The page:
How to Get Public IP Address in Linux

Problem with WGET/CURL

You might have a seen a lot of wget/curl related way to get an IP address. One of my clients was using it and it looks like somehow he was blocked. Now it might have not been the case if he was spoofing but assume that he would get blocked eventually, I used dig with opendns (over Google).

Blocking isn’t one way – may be the service is down – it happened to us all isn’t it?

With dig, system is running for a year and my Client hired me for another project and asked me how I did it. So I thought I should share it to readers as well.

Most Reliable way is through dig

dig +short myip.opendns.com @resolver1.opendns.com
dig TXT +short o-o.myaddr.l.google.com @ns1.google.com | awk -F'"' '{ print $2}'

A little less reliable way is through host

host myip.opendns.com resolver1.opendns.com | grep "myip.opendns.com has" | awk '{print $4}'

Worth Sharing?

How to make MySQL inside Docker Production Ready?

It is easy to simply spin a new MySQL and assume that it is ready for the production. This can’t be further from the preparation of disaster.

Few days back I wrote about having a infrastructure docker file to do your development and I got a comment was it ready for production. Today that ‘No’ is about to change to ‘Yes’.

When application grows, the table grows and we need more in-memory, more innodb instances and more threads. However, default MySQL configuration is not changed for last 8-10 years. Machine has got faster, MySQL default config didn’t catch up to that. Thus it is important to override configurations.

This is one example:

docker-compose.yml

version: '3.2'
networks:
  dual-localhost:
    driver: bridge
services:
  mysql:
    image: mysql:5.8
    restart: always
    volumes:
        - type: bind
          source: ./mysql
          target: /var/lib/mysql
        - type: bind
          source: /var/log/mysql/
          target: /var/log/mysql/
        - type: bind
          source: ./mysql.cnf
          target: /etc/mysql/mysql.conf.d/mysql.cnf
    environment:
        - MYSQL_ROOT_PASSWORD=some_weird_password
    networks:
      - dual-localhost
[mysqld_safe]
socket		= /var/run/mysqld/mysqld.sock
nice		= 0

[mysqld]
#
# * Basic Settings
#
user		= mysql
pid-file	= /var/run/mysqld/mysqld.pid
socket		= /var/run/mysqld/mysqld.sock
port		= 3306
basedir		= /usr
datadir		= /var/lib/mysql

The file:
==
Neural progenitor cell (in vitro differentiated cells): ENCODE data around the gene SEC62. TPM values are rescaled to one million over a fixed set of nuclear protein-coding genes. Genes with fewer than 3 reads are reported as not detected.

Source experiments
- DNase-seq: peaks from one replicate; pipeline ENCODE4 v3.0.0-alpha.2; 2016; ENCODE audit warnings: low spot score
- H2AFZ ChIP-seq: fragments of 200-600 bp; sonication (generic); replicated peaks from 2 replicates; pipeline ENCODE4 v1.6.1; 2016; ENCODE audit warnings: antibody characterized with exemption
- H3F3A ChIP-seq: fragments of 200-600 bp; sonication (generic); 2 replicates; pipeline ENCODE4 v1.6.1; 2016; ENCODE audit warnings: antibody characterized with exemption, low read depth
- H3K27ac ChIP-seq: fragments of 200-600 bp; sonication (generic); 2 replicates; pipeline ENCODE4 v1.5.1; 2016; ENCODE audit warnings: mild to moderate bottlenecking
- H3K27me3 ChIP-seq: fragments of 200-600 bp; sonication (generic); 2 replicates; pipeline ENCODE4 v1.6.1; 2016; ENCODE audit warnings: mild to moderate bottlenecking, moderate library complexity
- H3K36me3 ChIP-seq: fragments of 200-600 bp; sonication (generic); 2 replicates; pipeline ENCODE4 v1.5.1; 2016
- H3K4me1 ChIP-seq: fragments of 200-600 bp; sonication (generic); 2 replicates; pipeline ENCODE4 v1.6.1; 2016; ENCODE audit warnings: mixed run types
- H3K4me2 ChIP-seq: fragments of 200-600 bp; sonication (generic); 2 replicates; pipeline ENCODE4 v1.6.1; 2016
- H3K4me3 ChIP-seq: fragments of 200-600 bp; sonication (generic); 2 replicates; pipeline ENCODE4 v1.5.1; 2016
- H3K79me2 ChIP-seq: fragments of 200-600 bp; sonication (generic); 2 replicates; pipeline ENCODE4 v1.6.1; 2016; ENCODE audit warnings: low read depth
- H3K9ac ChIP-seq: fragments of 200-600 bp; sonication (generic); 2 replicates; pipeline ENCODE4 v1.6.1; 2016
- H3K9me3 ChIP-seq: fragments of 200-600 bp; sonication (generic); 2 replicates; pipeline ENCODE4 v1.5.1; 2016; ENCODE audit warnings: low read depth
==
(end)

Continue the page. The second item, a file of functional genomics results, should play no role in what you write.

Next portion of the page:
tmpdir		= /tmp
lc-messages-dir	= /usr/share/mysql
skip-external-locking
#
# Instead of skip-networking the default is now to listen only on
# localhost which is more compatible and is not less secure.
#bind-address		= 0.0.0.0
#skip-networking #insecure
#bind-address = 127.0.0.1
#
# * Fine Tuning
#
key_buffer_size		= 16M
max_allowed_packet	= 512M
thread_stack		= 192K
thread_cache_size       = 64
innodb_read_io_threads = 2
innodb_write_io_threads = 2
# This replaces the startup script and checks MyISAM tables if needed
# the first time they are touched
myisam-recover-options  = BACKUP
#max_connections        = 100
#table_cache            = 64
#thread_concurrency     = 10
#
# * Query Cache Configuration
#
query_cache_limit	= 8M
tmp_table_size      = 32M
query_cache_size        = 32M
#
# * Logging and Replication
#
# Both location gets rotated by the cronjob.
# Be aware that this log type is a performance killer.
# As of 5.1 you can enable the log at runtime!
general_log_file        = /var/log/mysql/mysql.log
#general_log             = 1
#
# Error log - should be very few entries.
#
log_error = /var/log/mysql/error.log
#
# Here you can see queries with especially long duration
# slow-query-log=1
# slow-query-log-file=/var/log/mysql/mysql-slow.log

#log-queries-not-using-indexes
#
# The following can be used as easy to replay backup logs or for replication.
# note: if you are setting up a replication slave, see README.Debian about
#       other settings you may need to change.
server-id		= 10
log_bin			= /var/log/mysql/mysql-bin.log
expire_logs_days	= 10
binlog_row_image=minimal
max_binlog_size   = 256M
binlog_cache_size = 2M
binlog_rows_query_log_events = on

relay-log               = /var/log/mysql/mysql-relay-bin.log

innodb_log_file_size = 512M
#binlog_do_db		= include_database_name
#binlog_ignore_db	= include_database_name
#
# * InnoDB
#
# InnoDB is enabled by default with a 10MB datafile in /var/lib/mysql/.
# Read the manual for more InnoDB related options. There are many!
#
# * Security Features
#
# Read the manual, too, if you want chroot!
# chroot = /var/lib/mysql/
#
# For generating SSL certificates I recommend the OpenSSL GUI "tinyca".
#
# ssl-ca=/etc/mysql/cacert.pem
# ssl-cert=/etc/mysql/server-cert.pem
# ssl-key=/etc/mysql/server-key.pem
collation_server=utf8mb4_unicode_ci
character_set_server=utf8mb4

wait_timeout = 500
interactive_timeout = 28800

open_files_limit = 1024000
skip-name-resolve

join_buffer_size = 512K

innodb_buffer_pool_size = 3174M
innodb_buffer_pool_instances = 2
innodb_stats_persistent_sample_pages = 100
innodb_stats_transient_sample_pages = 24
innodb_rollback_on_timeout = on

Worth Sharing?

Completing WordPress Health Check inside Docker

Missing Modules

It is very tempting to simply use the official WordPress Docker image. However, new feature HEALH CHECK in 5.X – you will observe a recommendation – something like following:

Missing Modules in WordPress Docker

To sum up – bcmath, exif and imagick are not installed in wordpress docker image by default.

Resolution

The same way we added Imagick in PHP Docker, You can create your own Dockerfile instead of using image directly as following:

FROM wordpress:5.2.0-php7.3-apache
# Better WordPress Health-Check
# Install Imagick
RUN apt-get update && apt-get install -y libmagickwand-dev --no-install-recommends && rm -rf /var/lib/apt/lists/*
RUN printf "\n" | pecl install imagick
RUN docker-php-ext-enable imagick
# Install bcmath and exif
RUN docker-php-ext-install bcmath exif

Great Job! Everything is running smoothly here.

Worth Sharing?